Former Marylander, Lauren Joy, is a registered nurse in Pennsylvania who works at Penn State Health Milton S. Hershey Medical Center. She is currently sleeping in the basement of her family home, away from her two young daughters.

Lately, Joy has been staying in a hotel room closer to the hospital than her home in Lancaster, Pennsylvania. After working increasingly complicated and stress-inducing 12 hour or longer graveyard shifts, she is grateful for the benefit of the close by, hygienic, and comfortable accommodations.

She explained while most of the general public has been kind, she was yelled at by someone in a grocery store that she was spreading the virus while shopping in her scrubs after her shift. This illustrates the fact that Nurses and other medical staff have kids to feed just like everyone else.

The general public has been advised to stay home whenever possible and only go out for essential life-sustaining items such as food, healthcare, and employment. Joy offered some advice saying, "Honestly, I can't tell you how many times this month I've said, ‘Stay home!’ Yes, we all need to flatten the curve, but it does not stop once the curve is flattened. We're still in this for a least a month afterward."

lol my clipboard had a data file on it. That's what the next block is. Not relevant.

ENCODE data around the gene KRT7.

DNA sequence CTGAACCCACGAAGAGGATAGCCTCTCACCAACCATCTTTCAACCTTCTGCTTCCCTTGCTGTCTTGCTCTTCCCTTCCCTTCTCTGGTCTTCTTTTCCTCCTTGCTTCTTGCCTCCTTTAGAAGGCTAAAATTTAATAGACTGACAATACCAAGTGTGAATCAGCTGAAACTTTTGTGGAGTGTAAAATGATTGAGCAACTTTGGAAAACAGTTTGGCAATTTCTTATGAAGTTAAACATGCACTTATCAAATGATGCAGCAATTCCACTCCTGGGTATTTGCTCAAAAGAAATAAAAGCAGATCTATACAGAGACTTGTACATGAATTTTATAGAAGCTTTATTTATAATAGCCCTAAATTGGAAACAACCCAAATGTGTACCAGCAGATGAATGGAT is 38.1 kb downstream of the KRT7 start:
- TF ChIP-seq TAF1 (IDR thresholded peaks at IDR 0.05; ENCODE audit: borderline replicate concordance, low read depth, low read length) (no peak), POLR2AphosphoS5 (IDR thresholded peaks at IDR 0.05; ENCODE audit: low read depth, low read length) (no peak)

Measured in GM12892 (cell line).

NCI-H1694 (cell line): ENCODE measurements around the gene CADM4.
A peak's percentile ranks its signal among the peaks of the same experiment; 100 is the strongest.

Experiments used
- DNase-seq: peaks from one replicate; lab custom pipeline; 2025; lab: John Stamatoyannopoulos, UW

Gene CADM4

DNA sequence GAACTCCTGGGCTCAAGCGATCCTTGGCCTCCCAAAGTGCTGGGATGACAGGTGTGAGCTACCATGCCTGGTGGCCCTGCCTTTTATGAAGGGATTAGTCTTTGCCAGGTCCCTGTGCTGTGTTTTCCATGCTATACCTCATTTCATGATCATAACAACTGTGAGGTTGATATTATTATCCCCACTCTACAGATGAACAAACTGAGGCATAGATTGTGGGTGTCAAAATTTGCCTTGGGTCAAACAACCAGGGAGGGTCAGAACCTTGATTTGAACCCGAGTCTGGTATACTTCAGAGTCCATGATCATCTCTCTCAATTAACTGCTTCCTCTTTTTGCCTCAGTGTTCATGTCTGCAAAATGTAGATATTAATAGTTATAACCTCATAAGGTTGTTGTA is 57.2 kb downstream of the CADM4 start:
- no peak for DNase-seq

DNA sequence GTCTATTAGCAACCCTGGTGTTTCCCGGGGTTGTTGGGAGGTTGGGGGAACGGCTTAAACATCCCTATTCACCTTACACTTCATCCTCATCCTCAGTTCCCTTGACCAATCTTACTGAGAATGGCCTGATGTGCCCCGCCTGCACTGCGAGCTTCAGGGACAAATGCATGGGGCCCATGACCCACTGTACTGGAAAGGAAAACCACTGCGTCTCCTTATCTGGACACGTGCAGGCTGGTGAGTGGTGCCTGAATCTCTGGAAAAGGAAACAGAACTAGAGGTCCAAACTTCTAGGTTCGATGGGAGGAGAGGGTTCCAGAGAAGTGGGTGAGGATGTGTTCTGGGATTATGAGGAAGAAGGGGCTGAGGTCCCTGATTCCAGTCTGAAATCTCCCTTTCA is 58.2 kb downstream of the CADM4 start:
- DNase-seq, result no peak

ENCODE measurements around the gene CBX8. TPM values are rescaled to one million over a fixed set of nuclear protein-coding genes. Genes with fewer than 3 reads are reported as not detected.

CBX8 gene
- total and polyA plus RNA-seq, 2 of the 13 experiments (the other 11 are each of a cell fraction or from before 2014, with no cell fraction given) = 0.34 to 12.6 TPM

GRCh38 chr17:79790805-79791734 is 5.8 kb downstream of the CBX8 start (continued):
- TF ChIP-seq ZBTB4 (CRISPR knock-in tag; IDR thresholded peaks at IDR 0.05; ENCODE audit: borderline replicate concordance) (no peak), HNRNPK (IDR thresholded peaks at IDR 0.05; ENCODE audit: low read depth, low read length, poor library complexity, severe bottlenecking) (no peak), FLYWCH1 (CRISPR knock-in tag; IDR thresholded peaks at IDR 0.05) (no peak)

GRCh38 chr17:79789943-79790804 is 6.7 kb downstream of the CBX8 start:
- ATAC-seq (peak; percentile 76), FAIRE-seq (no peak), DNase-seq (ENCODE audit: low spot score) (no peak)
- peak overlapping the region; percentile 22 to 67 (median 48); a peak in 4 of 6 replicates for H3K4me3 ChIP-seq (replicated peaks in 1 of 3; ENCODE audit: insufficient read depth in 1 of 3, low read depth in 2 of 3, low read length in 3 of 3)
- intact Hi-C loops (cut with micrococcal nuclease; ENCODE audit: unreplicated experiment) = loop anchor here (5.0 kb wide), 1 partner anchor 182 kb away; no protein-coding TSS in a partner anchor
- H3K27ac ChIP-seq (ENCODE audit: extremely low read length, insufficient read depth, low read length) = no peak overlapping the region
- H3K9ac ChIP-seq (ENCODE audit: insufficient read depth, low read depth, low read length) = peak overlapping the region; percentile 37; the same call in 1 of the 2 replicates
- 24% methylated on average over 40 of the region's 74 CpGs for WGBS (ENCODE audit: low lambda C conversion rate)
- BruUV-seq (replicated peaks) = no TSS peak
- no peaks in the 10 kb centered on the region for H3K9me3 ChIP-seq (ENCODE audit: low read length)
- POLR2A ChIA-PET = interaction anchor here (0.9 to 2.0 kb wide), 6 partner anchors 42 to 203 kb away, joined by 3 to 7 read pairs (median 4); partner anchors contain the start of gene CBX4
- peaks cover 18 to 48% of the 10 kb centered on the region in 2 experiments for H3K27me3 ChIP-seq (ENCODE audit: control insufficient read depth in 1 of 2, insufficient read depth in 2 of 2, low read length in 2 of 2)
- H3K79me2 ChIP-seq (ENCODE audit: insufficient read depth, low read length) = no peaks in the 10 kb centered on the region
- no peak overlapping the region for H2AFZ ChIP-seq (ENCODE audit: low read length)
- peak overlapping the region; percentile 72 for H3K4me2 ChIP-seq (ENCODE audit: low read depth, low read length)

She continued to say she has been managing her stress by preparing for the return of automobile racing. Joy participates in autocross automobile racing around The Mid-Atlantic as one of her hobbies. A recent social media post of a pair of custom throwback Vans with the caption, "Patiently awaiting the return of RADwood official so I can bust out these bad boys," Illustrates her desire for things to go back to normal. “RADwood” is an annual event usually held around the Philadelphia region that features automobiles from the 1980s and 1990s where over 3000 enthusiasts attend each year. The April 5th event had to be canceled due to the COVID-19 global pandemic.

Over in Washington, DC, another essential service is still pizza. At Comet Ping Pong which became notorious during the 2016 “Pizzagate scandal,” manager Mike Brewer explains the recent challenges he is been facing at work.

"The challenges include having to learn the system for ‘to-go’ at work as that's the primary method now as well as food couriers. This has me doing different things at work like boxing/putting orders together. Since we are trying to make as much as we can we have added 2 more food delivery services."

Brewer says he does not have to have close physical contact with much of the general public. His downtime is occupied with his toddler when he is not slinging pizza. Brewer expressed how his family has been handling the pandemic and staying home.